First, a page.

“The Greatest Good For The Greatest Number For The Longest Time”
The “greatest good, for the greatest number for the longest time” is the moral obligation of every ethical leader. To be a leader is to be entrusted with resources, resources to be used for the benefit of others. Leadership is a heavy responsibility for it requires one to always operate from the highest leverage point possible; allocating resources where they will have the most impact.
The most dramatic is not always the most important, nor is the most seemingly urgent always the point of greatest impact. Humans have a tendency to grab the most visible, closest to hand solution even if it is not always the best response. Being a good leader can mean that one must, at times, not listen to the clamoring for immediate gratification. When the bathtub is overflowing because the faucet is frozen, all too many grab the mop. Instead, we need to take a deep breath, search for the cut off valve – which is all too often buried in the backyard under decades of leaves and dirt – and needs a BIG wrench. But if it were easy, it would already have been done!
The quickest way out of a complex situation is often the fastest way back in. Painting over rust looks great, but not for long! It is reasonable to expect greatness from our leaders AND we must also allow time for realistic solutions to take effect.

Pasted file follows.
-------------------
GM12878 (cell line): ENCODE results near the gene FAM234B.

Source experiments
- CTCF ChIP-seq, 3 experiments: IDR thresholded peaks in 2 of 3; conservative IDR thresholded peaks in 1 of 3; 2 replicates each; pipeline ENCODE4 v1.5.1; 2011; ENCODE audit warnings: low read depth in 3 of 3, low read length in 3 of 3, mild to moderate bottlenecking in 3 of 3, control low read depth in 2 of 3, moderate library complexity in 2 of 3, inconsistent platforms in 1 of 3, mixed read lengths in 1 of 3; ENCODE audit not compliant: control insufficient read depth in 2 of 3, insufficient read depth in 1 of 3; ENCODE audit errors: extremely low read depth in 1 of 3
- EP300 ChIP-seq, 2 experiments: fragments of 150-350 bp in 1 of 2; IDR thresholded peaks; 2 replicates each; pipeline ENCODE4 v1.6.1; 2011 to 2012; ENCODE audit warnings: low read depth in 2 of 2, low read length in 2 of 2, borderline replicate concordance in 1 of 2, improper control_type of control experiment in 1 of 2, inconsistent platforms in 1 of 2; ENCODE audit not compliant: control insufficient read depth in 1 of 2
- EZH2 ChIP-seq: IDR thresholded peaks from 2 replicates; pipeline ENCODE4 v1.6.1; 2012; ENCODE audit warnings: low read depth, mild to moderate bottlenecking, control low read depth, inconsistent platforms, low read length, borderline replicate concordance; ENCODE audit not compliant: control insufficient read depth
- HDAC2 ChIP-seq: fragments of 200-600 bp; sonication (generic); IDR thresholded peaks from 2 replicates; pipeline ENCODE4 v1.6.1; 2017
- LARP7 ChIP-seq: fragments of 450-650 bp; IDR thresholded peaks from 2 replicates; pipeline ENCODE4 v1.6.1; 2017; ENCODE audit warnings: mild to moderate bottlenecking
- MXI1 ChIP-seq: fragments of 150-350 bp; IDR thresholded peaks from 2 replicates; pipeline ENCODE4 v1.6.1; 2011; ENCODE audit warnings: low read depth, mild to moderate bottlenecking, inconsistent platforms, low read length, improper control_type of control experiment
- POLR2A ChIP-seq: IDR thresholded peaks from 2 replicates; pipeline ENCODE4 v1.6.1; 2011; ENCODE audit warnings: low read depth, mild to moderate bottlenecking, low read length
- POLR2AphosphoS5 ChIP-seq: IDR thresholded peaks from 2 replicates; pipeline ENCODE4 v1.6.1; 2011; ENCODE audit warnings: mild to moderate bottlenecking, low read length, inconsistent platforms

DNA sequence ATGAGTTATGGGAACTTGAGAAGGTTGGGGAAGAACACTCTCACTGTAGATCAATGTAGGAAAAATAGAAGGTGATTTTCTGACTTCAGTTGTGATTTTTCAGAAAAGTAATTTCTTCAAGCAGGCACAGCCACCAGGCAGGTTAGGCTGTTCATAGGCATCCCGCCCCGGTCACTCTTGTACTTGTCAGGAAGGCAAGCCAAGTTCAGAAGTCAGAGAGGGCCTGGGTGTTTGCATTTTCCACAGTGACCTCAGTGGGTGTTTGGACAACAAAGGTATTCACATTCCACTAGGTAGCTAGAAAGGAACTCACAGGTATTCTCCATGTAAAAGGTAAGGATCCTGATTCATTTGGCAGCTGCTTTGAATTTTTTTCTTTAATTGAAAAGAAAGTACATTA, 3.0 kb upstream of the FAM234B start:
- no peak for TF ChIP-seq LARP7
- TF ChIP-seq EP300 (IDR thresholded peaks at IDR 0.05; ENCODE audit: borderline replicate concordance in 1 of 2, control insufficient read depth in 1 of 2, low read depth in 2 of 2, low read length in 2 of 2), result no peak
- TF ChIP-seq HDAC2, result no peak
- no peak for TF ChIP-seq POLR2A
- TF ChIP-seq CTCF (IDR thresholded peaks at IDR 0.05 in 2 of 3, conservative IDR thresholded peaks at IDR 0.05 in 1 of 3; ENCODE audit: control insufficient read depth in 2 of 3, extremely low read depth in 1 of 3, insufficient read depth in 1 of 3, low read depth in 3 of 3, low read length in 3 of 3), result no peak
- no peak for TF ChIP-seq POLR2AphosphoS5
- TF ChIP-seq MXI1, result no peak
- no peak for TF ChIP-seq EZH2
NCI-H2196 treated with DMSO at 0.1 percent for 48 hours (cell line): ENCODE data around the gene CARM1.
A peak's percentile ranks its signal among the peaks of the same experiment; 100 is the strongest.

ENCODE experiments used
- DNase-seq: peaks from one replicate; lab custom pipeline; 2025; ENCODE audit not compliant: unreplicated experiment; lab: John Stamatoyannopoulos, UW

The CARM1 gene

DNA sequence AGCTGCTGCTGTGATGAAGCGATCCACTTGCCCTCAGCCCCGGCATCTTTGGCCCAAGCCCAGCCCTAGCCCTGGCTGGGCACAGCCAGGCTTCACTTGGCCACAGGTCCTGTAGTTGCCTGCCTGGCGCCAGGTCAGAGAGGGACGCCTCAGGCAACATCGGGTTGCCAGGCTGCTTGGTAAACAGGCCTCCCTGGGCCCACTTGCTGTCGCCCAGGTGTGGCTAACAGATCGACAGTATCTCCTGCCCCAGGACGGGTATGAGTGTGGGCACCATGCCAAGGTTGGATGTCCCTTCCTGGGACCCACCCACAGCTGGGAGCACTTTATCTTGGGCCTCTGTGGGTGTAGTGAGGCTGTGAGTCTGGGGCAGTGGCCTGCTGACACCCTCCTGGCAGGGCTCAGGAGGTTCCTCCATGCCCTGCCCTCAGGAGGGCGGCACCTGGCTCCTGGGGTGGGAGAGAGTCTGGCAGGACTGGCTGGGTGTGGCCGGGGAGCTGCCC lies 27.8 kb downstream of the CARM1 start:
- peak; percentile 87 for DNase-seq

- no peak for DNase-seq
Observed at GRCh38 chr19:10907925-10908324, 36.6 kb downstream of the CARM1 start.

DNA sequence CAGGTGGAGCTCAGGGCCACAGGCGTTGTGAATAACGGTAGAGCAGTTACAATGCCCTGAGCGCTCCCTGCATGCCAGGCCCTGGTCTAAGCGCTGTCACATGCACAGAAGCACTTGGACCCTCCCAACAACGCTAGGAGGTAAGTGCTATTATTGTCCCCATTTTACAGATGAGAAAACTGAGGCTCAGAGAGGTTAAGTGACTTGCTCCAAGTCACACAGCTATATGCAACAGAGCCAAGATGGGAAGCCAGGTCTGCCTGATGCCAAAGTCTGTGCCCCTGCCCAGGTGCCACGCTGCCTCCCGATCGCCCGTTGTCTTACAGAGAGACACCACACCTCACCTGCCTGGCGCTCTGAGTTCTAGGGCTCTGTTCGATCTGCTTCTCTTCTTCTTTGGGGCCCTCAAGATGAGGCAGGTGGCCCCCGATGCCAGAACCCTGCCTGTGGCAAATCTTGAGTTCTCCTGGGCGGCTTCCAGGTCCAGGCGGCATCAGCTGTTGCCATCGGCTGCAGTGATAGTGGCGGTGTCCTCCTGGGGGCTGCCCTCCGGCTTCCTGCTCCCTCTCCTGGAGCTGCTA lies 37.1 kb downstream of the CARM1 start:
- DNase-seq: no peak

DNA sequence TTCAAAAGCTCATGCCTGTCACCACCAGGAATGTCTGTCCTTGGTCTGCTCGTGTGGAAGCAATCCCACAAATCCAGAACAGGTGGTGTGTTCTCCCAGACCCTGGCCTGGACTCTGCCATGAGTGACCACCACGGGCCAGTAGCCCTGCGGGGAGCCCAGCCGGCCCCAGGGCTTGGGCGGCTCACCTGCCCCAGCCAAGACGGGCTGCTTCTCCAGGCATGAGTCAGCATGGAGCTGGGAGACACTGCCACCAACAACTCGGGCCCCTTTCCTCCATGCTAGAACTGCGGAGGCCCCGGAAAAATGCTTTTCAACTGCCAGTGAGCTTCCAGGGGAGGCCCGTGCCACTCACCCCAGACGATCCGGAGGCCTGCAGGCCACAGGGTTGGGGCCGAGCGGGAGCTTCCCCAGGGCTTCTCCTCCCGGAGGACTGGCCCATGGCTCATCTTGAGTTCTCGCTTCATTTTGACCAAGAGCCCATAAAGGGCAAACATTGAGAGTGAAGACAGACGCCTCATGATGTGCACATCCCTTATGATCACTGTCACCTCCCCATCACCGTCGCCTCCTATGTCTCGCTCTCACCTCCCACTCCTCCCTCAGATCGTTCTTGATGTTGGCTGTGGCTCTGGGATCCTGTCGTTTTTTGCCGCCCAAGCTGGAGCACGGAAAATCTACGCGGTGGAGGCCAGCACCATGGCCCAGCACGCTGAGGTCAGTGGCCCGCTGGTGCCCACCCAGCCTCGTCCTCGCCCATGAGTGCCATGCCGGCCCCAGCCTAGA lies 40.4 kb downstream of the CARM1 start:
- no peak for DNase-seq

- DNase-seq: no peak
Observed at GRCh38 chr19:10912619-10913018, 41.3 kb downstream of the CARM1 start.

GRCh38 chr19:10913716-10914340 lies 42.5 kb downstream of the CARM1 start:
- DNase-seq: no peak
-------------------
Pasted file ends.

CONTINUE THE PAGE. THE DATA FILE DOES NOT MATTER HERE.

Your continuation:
“Real leaders focus resources in areas that provide the greatest opportunity rather than making across-the-board decisions.” – Frank Sonnenberg, Follow Your Conscience: Make a Difference
“You can talk about having a clear purpose and strategy for your life, but ultimately this means nothing if you are not investing resources consistent with your strategy. In the end, a strategy is nothing but good intentions unless it’s effectively implemented.” – Clayton M. Christensen, How Will You Measure Your Life?
“I can give you a six-word formula for success: Think things through–then follow through.” – Edward Rickenbacker
“One of the tests of leadership is the ability to recognize a problem before it becomes an emergency.” – Arnold Glasow
As always, I share what I most want and need to learn. – Nathan S. Collier